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Friday, January 31, 2014
Geoff Calkins: Tigers' Pastner shows his true colors with dying fan
She got the diagnosis on a Thursday in November. Ruth Fischer had pancreatic cancer, and maybe six weeks to live.
“Of course, everyone was teary,” said Martha Morris, the librarian at Germantown High School. “She was part of the family here.”
You may remember reading about Fischer in this newspaper not long ago.David Waters wrote a column about her 58 years of service to kids.
Fischer was a guidance counselor/miracle worker at Germantown. She was also — like so many in this city — a devout Memphis Tigers fan.
“She had season tickets forever,” said her son, Philip Brewer. “She was one of those who used to wait and watch the WKNO replay after 10:30 at night.”
So the day after her diagnosis, Fischer, 79, went to the high school to tell all her friends. “What are you going to do now?” Morris remembers asking.
“I’m going to the Memphis Tigers game,” Fischer said.
The Tigers played Christian Brothers that evening. Fischer wasn’t going to miss it. But she was low, as you can imagine. Morris decided she needed a lift. So she wrote someone connected to the University of Memphis athletic department with a small request.
“Ruth loved Josh Pastner,” Morris said. “I just thought it would be nice if, maybe, he could turn around and wave to her as he walked on the court.”
Fischer didn’t know anything about this, by the way. Well, until her cellphone rang as she was on the way to FedExForum that night.
“Hello, Ruth, this is Josh Pastner,” said the voice on the other end.
“Right,” said Fisher. “Sure it is.”
“No, really,” said Pastner. “I heard you got some bad news. I’d like you to be my guest at the game.”
A week of tumult
It was another tumultuous week in Memphis Tiger basketball. The home team lost a game to Connecticut it wasn’t supposed to lose. This unleashed another torrent of criticism, much of it aimed at the coach.
I understand the criticism. Indeed, I have criticized the coach myself. And I am the last person to tell you that the coach should not be criticized because — all together now — he is a nice guy.
The job of a head coach at a Division 1 football or basketball program does not involve being a nice guy. If it did, Bobby Petrino wouldn’t be the head coach at Louisville.
Indeed, at first, I didn’t even want to write this story. Because it would be dismissed as another Pastner-is-nice tale.
How twisted is that, by the way? That people could be sick of hearing about the decency of their head coach? So I’m going to tell you the story anyway. Because acts of extraordinary kindness should be celebrated.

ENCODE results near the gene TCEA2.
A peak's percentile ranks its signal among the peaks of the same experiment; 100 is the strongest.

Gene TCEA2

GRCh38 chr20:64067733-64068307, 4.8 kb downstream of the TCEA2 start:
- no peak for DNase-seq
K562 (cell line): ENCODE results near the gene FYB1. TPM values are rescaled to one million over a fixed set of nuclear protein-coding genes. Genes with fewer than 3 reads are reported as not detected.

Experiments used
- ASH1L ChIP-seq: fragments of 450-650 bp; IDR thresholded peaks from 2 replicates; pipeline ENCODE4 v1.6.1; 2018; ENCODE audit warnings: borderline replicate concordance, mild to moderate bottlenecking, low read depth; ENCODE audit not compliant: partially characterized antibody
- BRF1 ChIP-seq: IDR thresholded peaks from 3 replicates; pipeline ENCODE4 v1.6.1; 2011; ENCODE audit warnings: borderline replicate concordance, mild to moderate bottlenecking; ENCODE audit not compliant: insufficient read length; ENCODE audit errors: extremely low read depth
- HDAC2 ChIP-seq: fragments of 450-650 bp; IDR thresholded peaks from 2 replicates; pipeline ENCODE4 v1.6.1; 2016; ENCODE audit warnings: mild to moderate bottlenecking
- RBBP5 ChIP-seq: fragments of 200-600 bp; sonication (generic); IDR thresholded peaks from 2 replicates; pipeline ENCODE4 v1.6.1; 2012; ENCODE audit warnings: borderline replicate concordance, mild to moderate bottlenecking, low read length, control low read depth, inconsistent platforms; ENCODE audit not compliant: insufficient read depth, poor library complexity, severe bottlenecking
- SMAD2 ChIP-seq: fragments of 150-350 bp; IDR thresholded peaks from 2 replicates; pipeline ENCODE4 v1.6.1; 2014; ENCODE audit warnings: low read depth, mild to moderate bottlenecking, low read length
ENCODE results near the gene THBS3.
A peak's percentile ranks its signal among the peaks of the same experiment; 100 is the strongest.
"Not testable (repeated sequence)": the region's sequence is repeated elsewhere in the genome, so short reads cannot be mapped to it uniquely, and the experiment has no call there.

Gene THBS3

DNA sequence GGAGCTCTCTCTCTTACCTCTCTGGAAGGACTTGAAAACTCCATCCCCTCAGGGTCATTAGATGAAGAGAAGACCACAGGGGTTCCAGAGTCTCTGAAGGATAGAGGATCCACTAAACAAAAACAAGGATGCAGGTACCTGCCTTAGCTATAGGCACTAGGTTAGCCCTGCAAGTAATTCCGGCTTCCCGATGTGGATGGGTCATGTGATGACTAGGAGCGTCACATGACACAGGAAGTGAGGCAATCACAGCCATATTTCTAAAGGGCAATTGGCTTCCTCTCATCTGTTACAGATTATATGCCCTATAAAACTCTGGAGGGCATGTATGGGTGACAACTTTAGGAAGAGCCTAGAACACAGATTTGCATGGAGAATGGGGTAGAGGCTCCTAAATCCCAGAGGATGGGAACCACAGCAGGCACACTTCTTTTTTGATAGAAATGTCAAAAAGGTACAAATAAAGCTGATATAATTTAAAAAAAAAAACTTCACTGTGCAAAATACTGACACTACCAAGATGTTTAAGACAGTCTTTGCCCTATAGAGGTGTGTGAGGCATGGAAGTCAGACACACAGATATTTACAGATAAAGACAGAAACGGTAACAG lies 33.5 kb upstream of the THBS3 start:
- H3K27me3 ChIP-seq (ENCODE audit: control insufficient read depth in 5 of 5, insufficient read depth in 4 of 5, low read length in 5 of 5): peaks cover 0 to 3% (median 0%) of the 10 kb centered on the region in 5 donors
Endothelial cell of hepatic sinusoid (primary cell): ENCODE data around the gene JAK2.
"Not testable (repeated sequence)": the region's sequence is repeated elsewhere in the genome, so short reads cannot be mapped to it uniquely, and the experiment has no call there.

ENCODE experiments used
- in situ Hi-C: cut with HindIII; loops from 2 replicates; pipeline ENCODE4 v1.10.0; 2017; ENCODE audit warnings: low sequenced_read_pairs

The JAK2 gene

And this was an act of extraordinary kindness. Just telling me about it over the phone, Morris had to stop and gather herself.
“Ruth couldn’t believe that Josh had called her,” she said. “He invited her right down on the court. They had a wonderful conversation. She told everyone.”
The evening ended. Fischer was over the moon with happiness. And that would have been that, except what happened next.
“He kept calling,” said Brewer, the son. “From that point on, every three or four days, he would give my mother a call to check in. And every time he called, her spirits soared. She coasted on the crest of that high. My kids joked that there were more pictures of her and Josh in her house than there were of her grandkids. And that was true. They were kindred spirits. They had the same outlook on life, the same understanding of the value of education and the same positive energy.”
Fischer died on Jan. 7. The visitation was Sunday, Jan. 12.
“When I went to sign in, I looked at the register book,” said Morris. “One of the people who signed in right in front of me was Josh Pastner.”
It was at this point in the telling of the tale that Morris choked up. Because, honestly, who does things like this?
Brewer said nobody had any idea that Paster would come to the visitation.
“I joked with my wife that now we knew for sure that my mother was gone,” he said. “Otherwise, she would have gotten right up and walked over to talk to him.”
And that’s the end of the story. A few days later before the visitation, Memphis beat Louisville. A few days after it, Memphis lost to Connecticut. Those are the moments by which Pastner’s tenure will be judged. Nobody would argue otherwise.
But amid the tumult, isn’t it nice to be reminded there’s more to the man? To understand that Oklahoma State and Louisville aren’t Pastner’s only victories?
“He made a dying schoolteacher very happy in her last days,” said Morris. “I just thought someone should know about it.”